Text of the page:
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hupsilardee

Geometry management

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Hi, everyone, still plugging away at my game here and today I havea low level data management question smile.png

I've got mesh loading working, and my loader can handle loads of 3D formats because I included the assimp library to save time. Now I have identified four main components of a mesh in-game

1. Mesh, containing a vertex buffer, index buffer, and a list of subsets
2. Materials, containing references to a diffuse map, normal map, and a Vector4 for a diffuse color multiplier (really simple atm, may be added to later)
3. Skeleton, containing a bone hierarchy
4. Animation, which is combined with a specific skeleton and provides the transformation for each bone each frame.

My problem is that I want each instance of the same animated model to have its own copy of the Skeleton and Material components, but I want them to share Mesh and Animation components. At the moment I have just one class responsible for loading data from model files, and it is set up like this: (pseudocode)


class ModelLoader
{
map<string, Mesh> Meshes;
map<string, Skeleton> Skeletons;
map<string, MaterialList> MaterialList;
map<string, AnimationTable> Animations;

Mesh* GetMesh(string filename);
Skeleton* GetSkeletonCopy(string filename);
MaterialList* GetMaterialListCopy(string filename);
AnimationTable* GetAnimation(string filename);

ModelInstance* CreateInstance(string filename)
{
return new ModelInstance(GetMesh(filename), GetSkeletonCopy(filename), GetMaterialListCopy(filename), GetAnimation(filename));
}
};


Then the constructor/destructor of ModelInstance look like this


class ModelInstance
{
Mesh* mesh;
Skeleton* skeleton;
Animation* animation;
MaterialList* materials;

ModelInstance(Mesh* m, Skeleton* s, Animation* a, MaterialList* ml)
{
mesh = m;
skeleton = s;
animation = a;
materials = ml;
}
~ModelInstance()
{
delete materials;
delete skeleton;
}
};


ModelInstance has weak references to Mesh and Animation, but strong references to Material and Skeleton, but I can see this causing problems in the future. How do people in general handle this?

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In my head, i have a hard time understanding what you are trying to do.

but this is what i think you would like to do.
a class that hold all the animation data and key frames, and then make a class for the instance that will be animated, then you only do something like :

myMesh->updateAnimation(myAnimation,XnumberofDeltaTime);

then again, it´s impossible to realy help you with out any serius code or explanation.
Any how! i hope this helpd a bit!

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ModelInstance has weak references to Mesh and Animation, but strong references to Material and Skeleton, but I can see this causing problems in the future. How do people in general handle this?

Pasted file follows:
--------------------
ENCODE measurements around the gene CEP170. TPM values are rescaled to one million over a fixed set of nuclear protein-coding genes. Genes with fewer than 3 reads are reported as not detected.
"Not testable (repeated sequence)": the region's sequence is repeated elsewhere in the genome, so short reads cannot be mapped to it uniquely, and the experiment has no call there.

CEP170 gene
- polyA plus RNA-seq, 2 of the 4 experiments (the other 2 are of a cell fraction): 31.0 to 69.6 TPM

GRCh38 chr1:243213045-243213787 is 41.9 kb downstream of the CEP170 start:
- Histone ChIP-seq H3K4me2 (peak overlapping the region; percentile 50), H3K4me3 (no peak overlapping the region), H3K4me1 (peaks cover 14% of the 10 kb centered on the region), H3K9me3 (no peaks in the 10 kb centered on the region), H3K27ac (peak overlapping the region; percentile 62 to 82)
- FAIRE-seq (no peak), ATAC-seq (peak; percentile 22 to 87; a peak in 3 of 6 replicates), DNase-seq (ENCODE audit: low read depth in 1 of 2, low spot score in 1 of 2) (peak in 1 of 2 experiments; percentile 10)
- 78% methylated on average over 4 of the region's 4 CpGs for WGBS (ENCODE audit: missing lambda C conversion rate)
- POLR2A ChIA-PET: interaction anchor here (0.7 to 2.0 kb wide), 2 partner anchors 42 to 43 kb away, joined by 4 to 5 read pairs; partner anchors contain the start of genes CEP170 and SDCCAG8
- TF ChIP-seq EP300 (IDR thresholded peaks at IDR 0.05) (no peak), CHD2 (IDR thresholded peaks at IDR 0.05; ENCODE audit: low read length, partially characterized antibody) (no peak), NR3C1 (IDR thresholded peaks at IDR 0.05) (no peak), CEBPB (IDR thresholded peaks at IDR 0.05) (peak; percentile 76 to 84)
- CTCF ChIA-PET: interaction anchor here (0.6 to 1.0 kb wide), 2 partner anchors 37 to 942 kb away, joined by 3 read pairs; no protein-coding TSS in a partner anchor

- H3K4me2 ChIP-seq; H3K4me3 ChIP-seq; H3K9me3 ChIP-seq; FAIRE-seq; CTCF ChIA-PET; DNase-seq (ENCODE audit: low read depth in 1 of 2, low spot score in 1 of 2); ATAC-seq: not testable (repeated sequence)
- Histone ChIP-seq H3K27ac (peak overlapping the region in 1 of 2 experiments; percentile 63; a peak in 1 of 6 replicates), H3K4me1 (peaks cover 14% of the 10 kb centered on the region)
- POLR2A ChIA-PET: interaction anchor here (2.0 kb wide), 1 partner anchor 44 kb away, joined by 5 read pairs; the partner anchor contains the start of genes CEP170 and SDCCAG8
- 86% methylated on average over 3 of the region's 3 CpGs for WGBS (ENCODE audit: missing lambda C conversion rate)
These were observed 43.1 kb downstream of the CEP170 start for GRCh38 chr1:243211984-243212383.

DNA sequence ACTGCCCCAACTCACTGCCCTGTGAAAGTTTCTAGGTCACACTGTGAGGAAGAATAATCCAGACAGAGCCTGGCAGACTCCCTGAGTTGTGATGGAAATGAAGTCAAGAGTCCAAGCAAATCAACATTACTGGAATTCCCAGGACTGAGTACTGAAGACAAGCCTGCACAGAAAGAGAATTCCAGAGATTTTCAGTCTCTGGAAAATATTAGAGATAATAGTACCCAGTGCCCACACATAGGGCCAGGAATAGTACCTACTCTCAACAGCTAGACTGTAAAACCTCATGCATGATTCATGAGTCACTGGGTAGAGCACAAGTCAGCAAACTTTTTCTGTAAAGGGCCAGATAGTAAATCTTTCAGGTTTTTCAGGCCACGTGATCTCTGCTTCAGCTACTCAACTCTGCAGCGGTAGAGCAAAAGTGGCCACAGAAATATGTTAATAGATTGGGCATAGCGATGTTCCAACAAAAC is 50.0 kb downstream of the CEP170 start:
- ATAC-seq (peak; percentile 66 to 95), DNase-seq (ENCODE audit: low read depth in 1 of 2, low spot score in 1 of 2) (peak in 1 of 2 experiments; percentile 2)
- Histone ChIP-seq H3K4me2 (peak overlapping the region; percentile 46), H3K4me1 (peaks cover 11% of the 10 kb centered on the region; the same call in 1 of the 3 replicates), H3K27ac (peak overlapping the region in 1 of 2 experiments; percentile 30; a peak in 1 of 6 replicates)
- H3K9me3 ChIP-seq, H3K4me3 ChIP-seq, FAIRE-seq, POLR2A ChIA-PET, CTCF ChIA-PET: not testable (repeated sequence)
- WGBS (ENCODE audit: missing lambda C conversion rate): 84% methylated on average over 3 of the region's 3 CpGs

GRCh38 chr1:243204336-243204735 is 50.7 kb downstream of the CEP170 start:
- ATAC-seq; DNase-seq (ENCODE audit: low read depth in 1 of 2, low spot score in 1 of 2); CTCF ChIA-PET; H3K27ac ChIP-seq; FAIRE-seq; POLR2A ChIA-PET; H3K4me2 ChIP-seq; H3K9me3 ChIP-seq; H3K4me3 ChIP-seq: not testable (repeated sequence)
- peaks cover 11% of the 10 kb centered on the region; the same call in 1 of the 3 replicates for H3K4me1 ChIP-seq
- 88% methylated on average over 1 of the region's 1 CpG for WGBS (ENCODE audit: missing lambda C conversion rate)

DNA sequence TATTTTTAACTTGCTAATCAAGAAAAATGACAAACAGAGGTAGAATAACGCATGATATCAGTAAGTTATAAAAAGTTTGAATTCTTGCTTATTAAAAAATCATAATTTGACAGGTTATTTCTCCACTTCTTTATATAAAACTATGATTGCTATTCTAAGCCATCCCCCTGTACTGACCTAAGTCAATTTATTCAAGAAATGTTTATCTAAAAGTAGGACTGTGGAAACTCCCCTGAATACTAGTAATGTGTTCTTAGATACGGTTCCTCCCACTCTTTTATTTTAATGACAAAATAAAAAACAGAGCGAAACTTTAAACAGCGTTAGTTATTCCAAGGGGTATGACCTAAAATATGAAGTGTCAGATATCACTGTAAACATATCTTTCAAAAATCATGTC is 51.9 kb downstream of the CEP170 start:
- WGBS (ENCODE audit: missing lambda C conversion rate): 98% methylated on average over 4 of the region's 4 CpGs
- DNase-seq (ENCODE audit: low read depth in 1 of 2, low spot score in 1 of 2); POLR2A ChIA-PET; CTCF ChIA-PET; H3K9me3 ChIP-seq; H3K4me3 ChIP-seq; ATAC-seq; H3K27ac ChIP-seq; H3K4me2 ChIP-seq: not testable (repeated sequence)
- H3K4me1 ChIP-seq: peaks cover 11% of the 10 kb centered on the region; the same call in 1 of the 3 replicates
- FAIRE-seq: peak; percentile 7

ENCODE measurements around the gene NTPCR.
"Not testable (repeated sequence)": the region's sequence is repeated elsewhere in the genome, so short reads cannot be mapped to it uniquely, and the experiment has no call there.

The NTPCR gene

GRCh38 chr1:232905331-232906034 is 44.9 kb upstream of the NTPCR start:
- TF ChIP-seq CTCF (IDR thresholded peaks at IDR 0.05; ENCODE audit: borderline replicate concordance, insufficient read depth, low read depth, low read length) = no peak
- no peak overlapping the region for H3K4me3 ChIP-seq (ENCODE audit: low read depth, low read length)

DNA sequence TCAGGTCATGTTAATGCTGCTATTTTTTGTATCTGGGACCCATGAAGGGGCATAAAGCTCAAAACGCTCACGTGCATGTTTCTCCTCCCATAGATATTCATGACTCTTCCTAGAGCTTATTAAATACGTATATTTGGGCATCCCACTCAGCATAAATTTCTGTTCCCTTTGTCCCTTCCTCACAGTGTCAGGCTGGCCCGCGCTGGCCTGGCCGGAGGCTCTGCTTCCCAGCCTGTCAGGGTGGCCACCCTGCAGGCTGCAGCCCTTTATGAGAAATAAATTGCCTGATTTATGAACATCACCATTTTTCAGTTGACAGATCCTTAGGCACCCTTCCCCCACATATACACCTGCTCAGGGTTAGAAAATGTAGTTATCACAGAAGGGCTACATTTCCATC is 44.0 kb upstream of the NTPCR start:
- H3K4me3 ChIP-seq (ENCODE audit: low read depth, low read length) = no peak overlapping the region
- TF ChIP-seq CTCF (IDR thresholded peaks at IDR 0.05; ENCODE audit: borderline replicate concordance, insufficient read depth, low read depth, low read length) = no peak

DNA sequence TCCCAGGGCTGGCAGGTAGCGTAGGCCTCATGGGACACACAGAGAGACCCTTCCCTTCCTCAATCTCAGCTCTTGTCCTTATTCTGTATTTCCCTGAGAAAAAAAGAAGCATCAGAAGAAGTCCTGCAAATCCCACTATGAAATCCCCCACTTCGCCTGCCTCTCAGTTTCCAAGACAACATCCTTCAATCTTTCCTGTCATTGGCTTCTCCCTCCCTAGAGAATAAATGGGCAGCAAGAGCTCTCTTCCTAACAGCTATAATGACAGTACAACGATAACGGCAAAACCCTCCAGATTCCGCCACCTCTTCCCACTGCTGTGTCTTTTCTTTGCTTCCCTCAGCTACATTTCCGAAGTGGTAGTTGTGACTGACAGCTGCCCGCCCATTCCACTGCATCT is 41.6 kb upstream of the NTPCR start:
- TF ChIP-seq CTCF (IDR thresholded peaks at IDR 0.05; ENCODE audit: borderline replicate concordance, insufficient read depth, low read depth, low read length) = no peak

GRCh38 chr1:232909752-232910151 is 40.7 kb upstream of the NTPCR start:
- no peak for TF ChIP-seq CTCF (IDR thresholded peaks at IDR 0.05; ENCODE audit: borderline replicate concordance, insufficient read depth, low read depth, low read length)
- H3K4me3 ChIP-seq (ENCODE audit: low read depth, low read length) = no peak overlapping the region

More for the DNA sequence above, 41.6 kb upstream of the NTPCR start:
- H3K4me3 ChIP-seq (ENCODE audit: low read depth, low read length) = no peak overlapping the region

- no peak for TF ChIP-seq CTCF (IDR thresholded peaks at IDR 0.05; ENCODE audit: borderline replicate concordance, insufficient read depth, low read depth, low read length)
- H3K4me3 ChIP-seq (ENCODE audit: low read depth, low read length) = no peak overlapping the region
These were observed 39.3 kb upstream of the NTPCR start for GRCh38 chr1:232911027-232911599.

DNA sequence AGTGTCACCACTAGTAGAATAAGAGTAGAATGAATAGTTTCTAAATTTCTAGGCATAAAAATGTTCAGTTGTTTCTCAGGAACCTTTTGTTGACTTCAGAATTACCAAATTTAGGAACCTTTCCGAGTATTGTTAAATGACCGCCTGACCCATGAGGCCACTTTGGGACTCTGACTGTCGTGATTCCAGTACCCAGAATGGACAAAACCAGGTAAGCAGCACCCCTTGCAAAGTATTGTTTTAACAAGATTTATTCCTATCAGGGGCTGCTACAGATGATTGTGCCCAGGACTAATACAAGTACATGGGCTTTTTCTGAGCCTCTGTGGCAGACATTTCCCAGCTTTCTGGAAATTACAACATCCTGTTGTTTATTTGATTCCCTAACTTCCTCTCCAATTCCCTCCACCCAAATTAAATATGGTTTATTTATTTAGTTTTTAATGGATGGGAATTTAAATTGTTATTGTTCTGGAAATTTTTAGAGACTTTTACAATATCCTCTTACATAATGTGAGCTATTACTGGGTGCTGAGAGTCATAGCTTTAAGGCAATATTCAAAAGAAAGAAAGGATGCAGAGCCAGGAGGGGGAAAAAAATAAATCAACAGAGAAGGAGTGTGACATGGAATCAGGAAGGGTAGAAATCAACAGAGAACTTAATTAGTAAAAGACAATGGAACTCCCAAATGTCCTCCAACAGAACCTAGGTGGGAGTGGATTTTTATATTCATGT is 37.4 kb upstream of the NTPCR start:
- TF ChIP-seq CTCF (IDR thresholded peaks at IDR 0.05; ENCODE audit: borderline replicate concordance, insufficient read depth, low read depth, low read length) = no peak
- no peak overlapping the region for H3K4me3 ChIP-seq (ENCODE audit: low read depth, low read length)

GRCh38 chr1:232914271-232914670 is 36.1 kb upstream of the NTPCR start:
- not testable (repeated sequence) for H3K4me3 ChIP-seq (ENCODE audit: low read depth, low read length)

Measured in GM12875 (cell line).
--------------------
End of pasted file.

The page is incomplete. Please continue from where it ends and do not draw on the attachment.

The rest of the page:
Why/how do you see this causing problems in the future? ModelInstance itself is a coupling of smaller, ideally well-isolated modules, so it itself can be flexible in how it uses resources.

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ModelInstance has weak references to Mesh and Animation, but strong references to Material and Skeleton, but I can see this causing problems in the future. How do people in general handle this?
All I see are pointers. Consider using annotated types, such as those provided by boost. In line of concept, if a thing is different from another it should look different.
How do I do this? I do reference-counting for some resources and a simplified garbage collection for others. To be honest, I am not sure what's your problem.

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In general I don't see a problem with this, about the only thing I would say is that the objects which are shared should probably be reference counted so that you know when you can free them up safely and the ones which are per-instance are owned by that instance so having control over the life time makes some sense.

A quick implimentation would involve shared_ptr and unique_ptr for the above lifetime management but it might not be a final solution.

The only other way I can see doing it is to complicate the create/release where instead of the object freeing resources on destruction like that instead the object is queued for destruction and dealt with in a central location and instead of the object itself holding the reference directly the reference is held by another cache object which is told "I'm done with this" and does the standard ref-count decrease/release on zero step.

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What a coincidence. I'm currently working on a mesh class for my library and am currently working out a similar structure. I'm also using assimp to initially import the scene/mesh hierarchy. It's dog slow in debug mode, isn't it? I don't intend the format I'm creating (.3ds) to be the actual library model format. Because assimp is so slow, I'm reading them in, processing them and them streaming them out in my new format. I've written a little CMD tool to do this.

Anyway you no longer need boost for smart pointers. std:: contains shared_ptr, weak_ptr, etc. (in VS 2010). Using them for lifetime management is really a no-brainer for me.

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